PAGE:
Having been invited to sail Kyle Stoneham’s M20 Vampire at his recent wedding in Lake Garda I met up with Kyle for a training session at Thorpe Bay after the recent F18 nationals at Brightlingsea.
As a seasoned F18 sailor and helm it was essential we put some hours in together for several reasons, namely me changing positions to crew but also to learn the different systems on the Vampire and also to sail with Kyle as we have never sailed together before and teamwork on the vampire is key to speed and manoeuvres. The session went well, we achieved some good time on the water and made sure the revisions that Kyle had recently made to the boat all worked properly so felt ready for the weekend in Holland.
We arrived on Friday at Hellovetsluis just south of Rotterdam and rigged the boat ready for a quick shakedown sail in the afternoon with the other Vampire of William Sunnucks and Mark Self as a training partner to check settings and generally get an idea of our pace and angles, we had a great sail achieving good speeds and especially useful was a long downwind blast to check VMG as we had rigged for no spi and William/Mark used their spinnaker, we had an idea we were fast and so did they so it was interesting experiment as to whether who would come out on top and to be fair there was very little in it!!
Saturday was the main long distance race to Round the Island of Tiengemeten and the forecast looked light so we set up the boat with the kite to make sure we didn’t get caught out if the wind dropped, as we ventured onto the water the breeze had picked up to a steady 15 knots which was perfect for us.
After a mid line conservative upwind start we literally flew away from every other boat bar William/Mark who were to leeward and ahead but as the first gate was to windward it was all to play for, after about 15 minutes and without any other boat in sight it looked like a two horse race for line honours, William elected to go to leeward of a small nature reserve island but we decided to put a couple of tacks in and head round the top side of that island a decision which proved faster as we had more consistent breeze.
At this stage we pulled a commanding lead from them and indeed we could not even see the next boat Xander Pols sailing a Nacra 20FCS.
We led through the first gate and then the wind started to drop and William gained on us as he has a larger main than us and he could foil longer, we struggled at this point and he overtook us and then Xander very quickly became a threat as we could no longer stay on the foils he gained rapidly and overtook us before we got to the end of the island.
The decision to change modes to the straight foils was too late but enabled us to stay in touch till the breeze started to pick up, however all was not lost as they both tried to cut the corner and sailed into weed at the end of the island a mistake that cost William big time and allowed us back in front and not too far behind the Nacra 20.Once through the gate it was time to head back round the bottom of the island and again the wind softened and the bunch of Nacra 20 C board boats pulled through, we couldn’t foil and using the kite suffered until the wind picked up enough for us to foil downwind first with the kite but then a slight increase in breeze meant we could sail without the extra drag of the kite and this was the sleighride home we were looking for.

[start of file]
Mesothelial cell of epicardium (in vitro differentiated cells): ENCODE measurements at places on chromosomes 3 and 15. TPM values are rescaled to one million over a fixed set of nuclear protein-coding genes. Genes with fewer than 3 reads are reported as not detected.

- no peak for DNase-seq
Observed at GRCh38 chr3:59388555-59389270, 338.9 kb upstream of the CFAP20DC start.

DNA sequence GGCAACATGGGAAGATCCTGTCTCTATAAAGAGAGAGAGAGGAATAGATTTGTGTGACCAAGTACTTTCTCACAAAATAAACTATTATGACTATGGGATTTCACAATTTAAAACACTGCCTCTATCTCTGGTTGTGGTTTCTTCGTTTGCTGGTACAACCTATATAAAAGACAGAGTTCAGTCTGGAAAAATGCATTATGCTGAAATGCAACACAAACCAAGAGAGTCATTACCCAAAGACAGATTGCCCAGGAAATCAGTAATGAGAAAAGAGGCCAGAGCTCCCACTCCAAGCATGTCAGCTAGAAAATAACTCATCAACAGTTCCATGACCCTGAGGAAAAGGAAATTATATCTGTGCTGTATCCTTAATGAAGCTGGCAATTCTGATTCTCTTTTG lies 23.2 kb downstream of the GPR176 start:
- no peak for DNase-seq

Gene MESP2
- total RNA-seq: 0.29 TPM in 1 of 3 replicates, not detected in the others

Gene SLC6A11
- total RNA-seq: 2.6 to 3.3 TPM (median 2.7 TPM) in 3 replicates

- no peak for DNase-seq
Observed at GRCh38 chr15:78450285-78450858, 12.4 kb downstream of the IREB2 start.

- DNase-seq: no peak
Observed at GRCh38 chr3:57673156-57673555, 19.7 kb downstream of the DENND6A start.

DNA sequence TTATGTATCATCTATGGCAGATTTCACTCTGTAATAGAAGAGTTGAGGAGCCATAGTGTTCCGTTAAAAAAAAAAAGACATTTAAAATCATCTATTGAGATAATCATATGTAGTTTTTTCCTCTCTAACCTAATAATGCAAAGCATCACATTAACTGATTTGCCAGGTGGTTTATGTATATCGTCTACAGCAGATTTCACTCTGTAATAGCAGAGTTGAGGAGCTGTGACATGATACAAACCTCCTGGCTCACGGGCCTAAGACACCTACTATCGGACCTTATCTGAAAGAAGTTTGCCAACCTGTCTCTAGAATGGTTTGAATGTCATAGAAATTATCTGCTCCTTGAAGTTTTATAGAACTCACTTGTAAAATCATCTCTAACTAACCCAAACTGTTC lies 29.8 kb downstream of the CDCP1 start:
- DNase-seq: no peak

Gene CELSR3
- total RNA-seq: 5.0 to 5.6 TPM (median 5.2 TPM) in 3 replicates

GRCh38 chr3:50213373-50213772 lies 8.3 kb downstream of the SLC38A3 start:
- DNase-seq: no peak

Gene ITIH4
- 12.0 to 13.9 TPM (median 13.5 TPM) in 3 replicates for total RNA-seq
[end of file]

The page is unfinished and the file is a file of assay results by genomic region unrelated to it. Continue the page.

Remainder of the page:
we pushed incredibly hard constantly achieving average speeds of 30 knots+…
With the Nacra FCS a long way ahead by the time we were foiling we pushed incredibly hard constantly achieving average speeds of 30 knots+ to try and make up the deficit, we nailed the run home and caught sight of Xander about 5 minutes before the finish and closed him down but couldn’t quite get past as we run out of racetrack to finish 2nd on the water by seconds and 3rd on Handicap as a well sailed F18 stole the race win from the foilers!!
Sunday is round the cans WW/LW course with five races and a much shorter course area it was interesting to see how the vampires would perform, the breeze was again up in the late teens and we smashed the first race by a big margin proving the vampire can work effectively round a small track.
Race 2 we led round again but a counting error/lack of flag visibility meant we went for the finish a lap early and this dropped us down to 6th on handicap, a silly mistake but easily done when you have your mind on keeping the vampire going at such incredible speeds.
Race 3 and again we led round the WW mark in a gusty 25 knots of breeze and no longer fresh with energy put us at the limit of control and ultimately over it as we pushed a bit too hard on the reach to the spreader mark, an angle that foiling boats are hugely overpowered at, suffering a capsize as we hurtled towards the downwind, the data from the GPS showed we were travelling at 32.6 knots when the bow buried due to weight being too far forward and the rig loading up as sails were eased, it stopped abrubtly then just slowly blew over. Testament to the design and build quality of the boat there were no major breakages only bruised egos!!
William and Mark clocked a record 34.6 knots whilst we were on our side and finished all races with no dramas.
After that the racing was canned for the day due to too much breeze and we went home with a 3rd overall on corrected time for the weekend, we were happy but knew we had two big chances to dominate the event!!
The Vampire Project is run by enthusiasts and I must thank the entire team William, Kyle, Graham, Mark and the designers for the opportunity to sail this beast and I can guarantee I will be back for more and more than likely on the back rather than the front of the boat!!
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